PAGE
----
Digging for Data – How Smart Cities are Built

Long before the first vehicles hit the roads, families start to collect keys to their brand- new apartments, and customers spend their first salaries at shopping malls, something else has to happen. Building cities is a lengthy process, that involves a lot of careful planning. On the surface, it might look like it has remained unchanged for centuries – new developments are being created, public organisations and companies settle down, and mayors are shaking hands with construction companies to build transportation facilities and systems to connect them.

However, looking at the changes brought to the biggest cities such as Singapore, Seoul, and London in the past few years, a lot has been going underneath, not only to make these cities bigger, but also to make them smarter. And it doesn’t end with an additional tube service.

Smart city

It is estimated that by the 2050 two-thirds of the population will live in the cities. But mere expansion is not always a solution to the challenges that these cities have been facing for decades such as air pollution, vehicles bringing streets to a standstill, or expensive and scarce housing. New approaches to planning and operational tactics that will fundamentally transform cities’ livability are needed.

“Smart cities” is an umbrella term that tries to capture initiatives of mayors, businesses and other officials striving to make the urbanisation faster, efficient, and human – friendly. Whether is giving smoke alarms to the households, installing smart cameras measuring how many passengers are boarding trains in the peak time, or using AI for development planning, it all counts as making the cities more intelligent.

But, according to Telehouse, a collocation service provider in London that recently has published a whitepaper titled “A tale of 3 smart cities”, although the technology is here for us to use, the transition will never be an overnight success, if the superior level of connectivity is not facilitated simultaneously. Here is a look at how the data revolution and ICT can boost city infrastructure, and how it might affect the life of ordinary citizens.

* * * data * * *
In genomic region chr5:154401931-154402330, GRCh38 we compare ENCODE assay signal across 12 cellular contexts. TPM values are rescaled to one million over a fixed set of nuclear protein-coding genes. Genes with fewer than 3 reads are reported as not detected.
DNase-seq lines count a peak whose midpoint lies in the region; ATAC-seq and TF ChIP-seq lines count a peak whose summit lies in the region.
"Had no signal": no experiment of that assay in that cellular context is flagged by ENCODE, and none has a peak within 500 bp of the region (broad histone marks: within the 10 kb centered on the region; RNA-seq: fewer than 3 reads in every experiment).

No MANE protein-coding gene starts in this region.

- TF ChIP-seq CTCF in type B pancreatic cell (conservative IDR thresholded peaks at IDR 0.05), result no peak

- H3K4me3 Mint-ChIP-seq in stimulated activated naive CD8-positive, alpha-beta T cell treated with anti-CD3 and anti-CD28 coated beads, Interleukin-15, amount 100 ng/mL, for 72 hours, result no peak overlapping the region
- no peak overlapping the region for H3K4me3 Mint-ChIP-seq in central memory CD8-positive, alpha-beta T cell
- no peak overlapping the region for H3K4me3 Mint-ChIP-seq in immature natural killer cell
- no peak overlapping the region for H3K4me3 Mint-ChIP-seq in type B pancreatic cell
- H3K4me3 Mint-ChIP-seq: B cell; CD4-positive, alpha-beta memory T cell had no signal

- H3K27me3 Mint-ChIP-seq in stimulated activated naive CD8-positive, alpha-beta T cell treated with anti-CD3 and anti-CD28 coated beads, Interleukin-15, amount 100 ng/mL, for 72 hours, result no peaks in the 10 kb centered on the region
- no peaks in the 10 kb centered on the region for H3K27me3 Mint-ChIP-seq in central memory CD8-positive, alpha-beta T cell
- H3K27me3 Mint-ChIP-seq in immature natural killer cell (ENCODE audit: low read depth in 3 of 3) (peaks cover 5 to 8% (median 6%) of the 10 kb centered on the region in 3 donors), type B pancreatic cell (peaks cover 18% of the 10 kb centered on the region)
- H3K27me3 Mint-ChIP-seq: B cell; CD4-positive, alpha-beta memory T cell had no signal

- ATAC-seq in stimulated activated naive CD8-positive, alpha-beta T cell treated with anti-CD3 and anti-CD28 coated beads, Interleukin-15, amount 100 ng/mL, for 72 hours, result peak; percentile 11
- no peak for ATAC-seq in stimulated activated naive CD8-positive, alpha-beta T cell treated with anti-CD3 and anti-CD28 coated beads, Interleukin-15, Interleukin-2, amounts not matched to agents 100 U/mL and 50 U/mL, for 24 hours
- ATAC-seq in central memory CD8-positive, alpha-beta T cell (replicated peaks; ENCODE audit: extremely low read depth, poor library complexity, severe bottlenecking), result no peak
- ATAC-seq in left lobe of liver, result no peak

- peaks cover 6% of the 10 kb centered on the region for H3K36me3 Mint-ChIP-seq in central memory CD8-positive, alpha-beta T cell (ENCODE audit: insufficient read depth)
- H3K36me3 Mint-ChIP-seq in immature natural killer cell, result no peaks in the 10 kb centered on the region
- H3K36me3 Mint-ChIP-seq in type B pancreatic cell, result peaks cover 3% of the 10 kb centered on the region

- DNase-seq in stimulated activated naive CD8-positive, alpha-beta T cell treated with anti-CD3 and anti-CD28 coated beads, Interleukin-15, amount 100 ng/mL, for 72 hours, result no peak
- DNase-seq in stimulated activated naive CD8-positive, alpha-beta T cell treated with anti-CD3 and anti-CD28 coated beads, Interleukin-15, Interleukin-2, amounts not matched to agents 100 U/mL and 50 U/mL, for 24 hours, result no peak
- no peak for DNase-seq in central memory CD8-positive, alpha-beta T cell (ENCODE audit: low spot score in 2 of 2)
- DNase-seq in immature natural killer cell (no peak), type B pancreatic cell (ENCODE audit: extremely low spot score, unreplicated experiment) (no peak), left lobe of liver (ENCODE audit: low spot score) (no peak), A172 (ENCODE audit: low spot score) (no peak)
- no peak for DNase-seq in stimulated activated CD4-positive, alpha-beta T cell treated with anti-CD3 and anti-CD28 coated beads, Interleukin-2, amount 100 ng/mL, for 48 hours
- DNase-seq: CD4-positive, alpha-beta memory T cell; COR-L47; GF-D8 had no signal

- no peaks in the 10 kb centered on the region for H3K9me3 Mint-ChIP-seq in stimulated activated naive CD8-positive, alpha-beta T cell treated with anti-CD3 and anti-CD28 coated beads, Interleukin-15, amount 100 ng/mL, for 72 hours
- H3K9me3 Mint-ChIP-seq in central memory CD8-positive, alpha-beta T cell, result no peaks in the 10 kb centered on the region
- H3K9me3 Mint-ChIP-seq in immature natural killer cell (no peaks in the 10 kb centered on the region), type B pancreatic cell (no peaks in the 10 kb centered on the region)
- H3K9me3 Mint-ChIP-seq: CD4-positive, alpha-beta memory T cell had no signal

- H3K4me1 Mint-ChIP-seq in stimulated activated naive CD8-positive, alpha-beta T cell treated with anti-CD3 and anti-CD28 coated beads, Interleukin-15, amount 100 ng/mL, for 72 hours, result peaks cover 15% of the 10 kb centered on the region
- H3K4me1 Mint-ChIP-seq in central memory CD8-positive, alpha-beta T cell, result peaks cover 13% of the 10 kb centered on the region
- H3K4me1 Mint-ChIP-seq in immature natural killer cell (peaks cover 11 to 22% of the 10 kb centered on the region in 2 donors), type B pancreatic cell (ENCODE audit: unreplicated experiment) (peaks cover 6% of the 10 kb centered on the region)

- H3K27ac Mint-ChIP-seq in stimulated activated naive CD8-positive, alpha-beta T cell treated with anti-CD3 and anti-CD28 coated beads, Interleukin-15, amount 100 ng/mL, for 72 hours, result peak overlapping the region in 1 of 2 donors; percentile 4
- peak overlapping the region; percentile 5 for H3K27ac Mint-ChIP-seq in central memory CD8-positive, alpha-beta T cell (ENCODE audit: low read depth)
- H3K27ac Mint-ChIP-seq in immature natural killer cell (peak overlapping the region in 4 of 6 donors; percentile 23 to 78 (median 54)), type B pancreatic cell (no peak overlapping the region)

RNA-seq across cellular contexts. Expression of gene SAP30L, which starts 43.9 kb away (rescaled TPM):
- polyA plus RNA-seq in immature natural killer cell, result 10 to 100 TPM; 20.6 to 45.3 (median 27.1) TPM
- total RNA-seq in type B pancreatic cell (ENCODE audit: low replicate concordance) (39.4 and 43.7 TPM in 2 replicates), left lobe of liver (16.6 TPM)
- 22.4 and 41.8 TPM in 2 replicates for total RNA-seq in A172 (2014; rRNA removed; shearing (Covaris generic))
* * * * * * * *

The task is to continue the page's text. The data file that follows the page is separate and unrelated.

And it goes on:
Datafication in urbanisation

Computer – city sensors like those in trains and on train tracks in Seoul underground system are like fitbits or health apps people are using to monitor their health, but instead of helping to manage illness-related symptoms, they are used to track city’s vital signs. In a similar manner, information flows through TfL that for years has been gathering entry and exit data for network and traffic planning, from the Oyster touchpoints. In both cases, the end goal is to prevent costly breakdowns and provide better, more efficient service to commuters.

But the public transport providers are not alone in embracing the modern practice of civic analytics. Prompted by its success, mayors and city officials across the world are eagerly collecting and processing the information they have at their disposal to both, tackle existing and prevent potential urban life problems. According to the Wall Street Journal, the Department of Public Health in Chicago relies on algorithmic tools created by the city’s Department of Innovation and Technology to flag out establishments that are likely to violate health and food and safety standards.

Accessing city GPS

Both ubiquity of sensors and large data sets are critical to the enablement of smart cities. With the predicted increase IoT devices and sensors, collecting, sharing and crunching data on a large scale to improve livability, workability, and sustainability of cities, is no longer a dream of tomorrow. But city leaders need to react not to miss that opportunity. And their reactions must be smart too.

A lot will depend on integration process itself. Over the last two decades, a large number of highly – connected data centers have emerged, but still, a lot has to be done in order to determine how the technological connectivity will work most effectively. Smart city planners will need to have access to information to help them to understand what type of data, each department and aspect of the city can provide, and requires, in order to determine where connections should be established.


If smart cities are to become reality, telecom providers, and global network operators also have to get involved, to serve the technological requirements of smart cities, such as 5G network, and secure, scalable and highly – connected data centers. Without a new, multi-layered telecommunication infrastructure, business, organization and governmental entities wouldn’t be able to exchange data seamlessly, that might result in hampering the process of cities” smartification”.